SA fruit and wine exports will benefit from a US-China trade war. But it will be bad for everything else
- China's 15% tax on US wine, fruit and nut imports can increase South African agricultural exports to China.
- But analysts believe disadvantages far outweigh the benefits for South Africa.
- South Africa's R11.2 billion steel exports to the US is set to be hurt by the new tariffs.
South African wine, fruit and nut producers can expect increased demand from China in the next few months after that country implemented a 15% tariff on US imports, Western Cape investment agency Wesgro believes.
But the disadvantages of a trade war between the two superpowers far outweigh the benefits for South Africa.
China this week introduced import taxes on 128 US-made goods – predominantly agricultural products – days after the US introduced a 25% import tax on Chinese steel exports, and 10% on aluminium. Countries such as Australia successfully negotiated an exemption from US tariffs, but negotiations between the US and South Africa have been inconclusive.
The Chinese introduced a 15% tariff on a number of US agricultural goods that South Africa also produces - including citrus, apples, pears, mango, cashews, almonds, strawberries as well as a number of dried fruit products. US wine has also been slapped with a 15% tariff.
South Africa's growing wine and agriculture exports to the Chinese market can increase sharply due to the new tariffs, Wesgro's head of international trade Denan Kuni says.
"[But] the potential tariff increases between the USA and China are likely to have negative repercussions on global trade," Kuni told Business Insider South Africa.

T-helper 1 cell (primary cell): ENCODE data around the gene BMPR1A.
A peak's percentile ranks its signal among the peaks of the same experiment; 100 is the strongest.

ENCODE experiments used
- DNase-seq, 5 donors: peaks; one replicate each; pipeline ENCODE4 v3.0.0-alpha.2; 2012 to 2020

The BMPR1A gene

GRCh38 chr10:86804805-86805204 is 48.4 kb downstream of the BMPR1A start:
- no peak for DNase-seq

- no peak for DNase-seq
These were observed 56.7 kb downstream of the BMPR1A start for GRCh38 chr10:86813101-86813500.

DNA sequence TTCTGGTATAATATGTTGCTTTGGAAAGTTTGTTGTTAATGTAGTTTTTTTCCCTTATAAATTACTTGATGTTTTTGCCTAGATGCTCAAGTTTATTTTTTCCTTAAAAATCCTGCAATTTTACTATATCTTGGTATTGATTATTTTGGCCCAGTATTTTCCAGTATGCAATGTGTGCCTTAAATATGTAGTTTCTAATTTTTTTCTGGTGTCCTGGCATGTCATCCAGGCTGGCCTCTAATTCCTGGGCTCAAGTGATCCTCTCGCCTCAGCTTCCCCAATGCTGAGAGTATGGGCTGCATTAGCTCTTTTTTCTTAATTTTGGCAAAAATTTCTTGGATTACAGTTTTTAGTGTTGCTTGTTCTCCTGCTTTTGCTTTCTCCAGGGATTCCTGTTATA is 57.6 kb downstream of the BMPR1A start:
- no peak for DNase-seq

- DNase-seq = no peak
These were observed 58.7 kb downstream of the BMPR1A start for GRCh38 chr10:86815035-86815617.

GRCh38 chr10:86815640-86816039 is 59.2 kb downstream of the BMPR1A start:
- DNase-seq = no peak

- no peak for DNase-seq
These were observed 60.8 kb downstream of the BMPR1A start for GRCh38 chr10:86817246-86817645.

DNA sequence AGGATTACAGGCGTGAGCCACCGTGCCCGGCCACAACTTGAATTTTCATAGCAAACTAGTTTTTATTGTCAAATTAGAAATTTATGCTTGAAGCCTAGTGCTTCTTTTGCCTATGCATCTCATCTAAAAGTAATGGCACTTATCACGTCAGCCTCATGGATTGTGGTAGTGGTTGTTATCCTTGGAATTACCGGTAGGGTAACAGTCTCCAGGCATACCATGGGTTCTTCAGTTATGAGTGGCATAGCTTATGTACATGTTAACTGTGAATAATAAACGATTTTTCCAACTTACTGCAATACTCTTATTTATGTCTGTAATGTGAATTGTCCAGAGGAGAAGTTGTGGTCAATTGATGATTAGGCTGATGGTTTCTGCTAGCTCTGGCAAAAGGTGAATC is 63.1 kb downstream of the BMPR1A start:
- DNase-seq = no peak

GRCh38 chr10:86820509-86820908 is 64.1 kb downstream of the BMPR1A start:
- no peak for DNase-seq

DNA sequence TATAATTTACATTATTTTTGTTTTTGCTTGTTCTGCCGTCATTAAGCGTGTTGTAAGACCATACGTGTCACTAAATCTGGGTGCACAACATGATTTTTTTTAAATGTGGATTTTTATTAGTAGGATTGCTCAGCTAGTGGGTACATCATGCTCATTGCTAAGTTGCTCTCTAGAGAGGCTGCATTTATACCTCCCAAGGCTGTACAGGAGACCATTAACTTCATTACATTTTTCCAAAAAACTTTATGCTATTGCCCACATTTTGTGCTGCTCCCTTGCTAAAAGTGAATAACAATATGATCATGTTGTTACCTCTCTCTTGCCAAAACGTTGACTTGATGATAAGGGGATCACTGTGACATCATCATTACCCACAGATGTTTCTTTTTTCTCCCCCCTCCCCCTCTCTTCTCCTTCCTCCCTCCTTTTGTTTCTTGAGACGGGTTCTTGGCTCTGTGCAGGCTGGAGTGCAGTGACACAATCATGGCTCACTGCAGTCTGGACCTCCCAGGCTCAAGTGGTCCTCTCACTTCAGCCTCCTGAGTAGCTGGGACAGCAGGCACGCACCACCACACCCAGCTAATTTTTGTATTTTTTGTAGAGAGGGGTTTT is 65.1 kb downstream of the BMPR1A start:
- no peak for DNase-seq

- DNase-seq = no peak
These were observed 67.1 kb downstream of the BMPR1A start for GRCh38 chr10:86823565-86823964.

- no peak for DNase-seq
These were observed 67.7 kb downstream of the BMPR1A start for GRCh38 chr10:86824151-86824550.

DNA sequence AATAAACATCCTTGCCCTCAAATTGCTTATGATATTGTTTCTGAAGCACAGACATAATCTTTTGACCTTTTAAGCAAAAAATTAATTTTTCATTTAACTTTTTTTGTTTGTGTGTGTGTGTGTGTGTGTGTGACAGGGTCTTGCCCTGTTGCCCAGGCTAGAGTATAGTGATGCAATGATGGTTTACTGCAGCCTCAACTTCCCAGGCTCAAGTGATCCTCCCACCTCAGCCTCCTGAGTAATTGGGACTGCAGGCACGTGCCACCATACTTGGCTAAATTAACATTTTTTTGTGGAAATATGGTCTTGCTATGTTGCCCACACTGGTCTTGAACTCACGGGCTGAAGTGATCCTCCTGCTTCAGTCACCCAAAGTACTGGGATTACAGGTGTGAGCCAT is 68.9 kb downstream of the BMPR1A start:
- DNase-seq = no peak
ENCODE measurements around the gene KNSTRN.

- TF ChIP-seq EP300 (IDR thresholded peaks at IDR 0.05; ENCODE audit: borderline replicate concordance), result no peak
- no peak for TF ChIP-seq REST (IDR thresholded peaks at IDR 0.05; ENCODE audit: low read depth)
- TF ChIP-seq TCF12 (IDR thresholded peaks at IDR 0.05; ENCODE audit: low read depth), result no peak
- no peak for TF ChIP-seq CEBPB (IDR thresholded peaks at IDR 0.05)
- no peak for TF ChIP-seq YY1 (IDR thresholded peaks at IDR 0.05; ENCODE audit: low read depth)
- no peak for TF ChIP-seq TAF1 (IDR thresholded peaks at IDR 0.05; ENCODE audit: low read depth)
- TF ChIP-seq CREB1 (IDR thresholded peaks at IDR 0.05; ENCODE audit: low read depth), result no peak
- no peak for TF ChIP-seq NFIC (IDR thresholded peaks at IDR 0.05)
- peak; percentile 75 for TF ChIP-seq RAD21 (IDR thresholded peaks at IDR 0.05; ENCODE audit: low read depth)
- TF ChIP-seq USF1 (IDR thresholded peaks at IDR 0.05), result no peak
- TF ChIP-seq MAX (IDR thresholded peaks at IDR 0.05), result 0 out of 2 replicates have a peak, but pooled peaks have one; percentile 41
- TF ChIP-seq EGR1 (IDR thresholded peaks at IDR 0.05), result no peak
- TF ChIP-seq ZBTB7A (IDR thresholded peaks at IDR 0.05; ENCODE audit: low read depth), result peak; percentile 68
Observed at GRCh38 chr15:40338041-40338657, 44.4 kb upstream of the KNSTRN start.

South Africa is at risk of losing its R11.2 billion ($950 million) per year steel exports to the US due to the "protectionists measures", says Francois Conradie, head of research at NKC African Economics.
"There aren't really winners [in a trade war] except a small category of domestic producers who are protected by the new measures," he says.
"It is hard to see any upsides for South Africa, and [there are] a number of potential downsides through the impact on our exports to suddenly more protectionist markets."
The bottom line is that an increase in tariffs affects economic specialisation, which reduces cost efficiency for all countries, says Trudi Hartzenberg of the Trade Law Centre (Tralac). Economic concentration allows countries to focus on producing what they are best at - and relying on imports for other goods.
"The [new] tariffs means that input costs [for manufacturers] rise," Hartzenberg tells Business Insider South Africa.
"Keep in mind that factories using [the tariffed] products as inputs may well be part of global value chains, so the impact extends further."
She says at the end of the day consumers will be most affected by higher prices and fewer options.
"Trade wars are simply pernicious."
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